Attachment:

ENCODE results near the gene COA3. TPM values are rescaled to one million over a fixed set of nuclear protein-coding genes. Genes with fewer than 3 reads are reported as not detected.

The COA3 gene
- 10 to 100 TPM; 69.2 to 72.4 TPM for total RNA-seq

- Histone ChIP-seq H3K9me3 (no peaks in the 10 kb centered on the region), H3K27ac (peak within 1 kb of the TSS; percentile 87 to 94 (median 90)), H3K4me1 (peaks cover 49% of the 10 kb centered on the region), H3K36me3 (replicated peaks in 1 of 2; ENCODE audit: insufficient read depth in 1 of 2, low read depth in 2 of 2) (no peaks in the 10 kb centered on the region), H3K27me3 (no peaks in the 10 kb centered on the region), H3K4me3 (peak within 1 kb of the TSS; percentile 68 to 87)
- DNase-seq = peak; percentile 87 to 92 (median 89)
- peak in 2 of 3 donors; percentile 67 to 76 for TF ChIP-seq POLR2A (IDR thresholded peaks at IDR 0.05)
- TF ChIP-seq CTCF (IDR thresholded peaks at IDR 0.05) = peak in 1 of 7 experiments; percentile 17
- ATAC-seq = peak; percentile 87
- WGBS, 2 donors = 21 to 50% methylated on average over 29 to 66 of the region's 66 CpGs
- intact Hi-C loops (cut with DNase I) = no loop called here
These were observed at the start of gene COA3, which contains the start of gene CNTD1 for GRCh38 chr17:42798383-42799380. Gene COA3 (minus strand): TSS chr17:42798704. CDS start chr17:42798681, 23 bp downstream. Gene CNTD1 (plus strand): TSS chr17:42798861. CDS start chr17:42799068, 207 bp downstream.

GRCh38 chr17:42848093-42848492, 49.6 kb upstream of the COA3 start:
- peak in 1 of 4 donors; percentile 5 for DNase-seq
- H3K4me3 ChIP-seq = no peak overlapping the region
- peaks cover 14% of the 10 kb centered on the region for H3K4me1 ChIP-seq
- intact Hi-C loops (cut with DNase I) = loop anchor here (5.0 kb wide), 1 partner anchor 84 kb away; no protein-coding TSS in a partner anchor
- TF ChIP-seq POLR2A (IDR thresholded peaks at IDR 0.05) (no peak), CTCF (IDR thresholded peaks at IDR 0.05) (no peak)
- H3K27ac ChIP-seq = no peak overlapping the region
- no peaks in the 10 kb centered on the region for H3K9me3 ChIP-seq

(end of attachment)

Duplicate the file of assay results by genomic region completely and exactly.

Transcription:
ENCODE results near the gene COA3. TPM values are rescaled to one million over a fixed set of nuclear protein-coding genes. Genes with fewer than 3 reads are reported as not detected.

The COA3 gene
- 10 to 100 TPM; 69.2 to 72.4 TPM for total RNA-seq

- Histone ChIP-seq H3K9me3 (no peaks in the 10 kb centered on the region), H3K27ac (peak within 1 kb of the TSS; percentile 87 to 94 (median 90)), H3K4me1 (peaks cover 49% of the 10 kb centered on the region), H3K36me3 (replicated peaks in 1 of 2; ENCODE audit: insufficient read depth in 1 of 2, low read depth in 2 of 2) (no peaks in the 10 kb centered on the region), H3K27me3 (no peaks in the 10 kb centered on the region), H3K4me3 (peak within 1 kb of the TSS; percentile 68 to 87)
- DNase-seq = peak; percentile 87 to 92 (median 89)
- peak in 2 of 3 donors; percentile 67 to 76 for TF ChIP-seq POLR2A (IDR thresholded peaks at IDR 0.05)
- TF ChIP-seq CTCF (IDR thresholded peaks at IDR 0.05) = peak in 1 of 7 experiments; percentile 17
- ATAC-seq = peak; percentile 87
- WGBS, 2 donors = 21 to 50% methylated on average over 29 to 66 of the region's 66 CpGs
- intact Hi-C loops (cut with DNase I) = no loop called here
These were observed at the start of gene COA3, which contains the start of gene CNTD1 for GRCh38 chr17:42798383-42799380. Gene COA3 (minus strand): TSS chr17:42798704. CDS start chr17:42798681, 23 bp downstream. Gene CNTD1 (plus strand): TSS chr17:42798861. CDS start chr17:42799068, 207 bp downstream.

GRCh38 chr17:42848093-42848492, 49.6 kb upstream of the COA3 start:
- peak in 1 of 4 donors; percentile 5 for DNase-seq
- H3K4me3 ChIP-seq = no peak overlapping the region
- peaks cover 14% of the 10 kb centered on the region for H3K4me1 ChIP-seq
- intact Hi-C loops (cut with DNase I) = loop anchor here (5.0 kb wide), 1 partner anchor 84 kb away; no protein-coding TSS in a partner anchor
- TF ChIP-seq POLR2A (IDR thresholded peaks at IDR 0.05) (no peak), CTCF (IDR thresholded peaks at IDR 0.05) (no peak)
- H3K27ac ChIP-seq = no peak overlapping the region
- no peaks in the 10 kb centered on the region for H3K9me3 ChIP-seq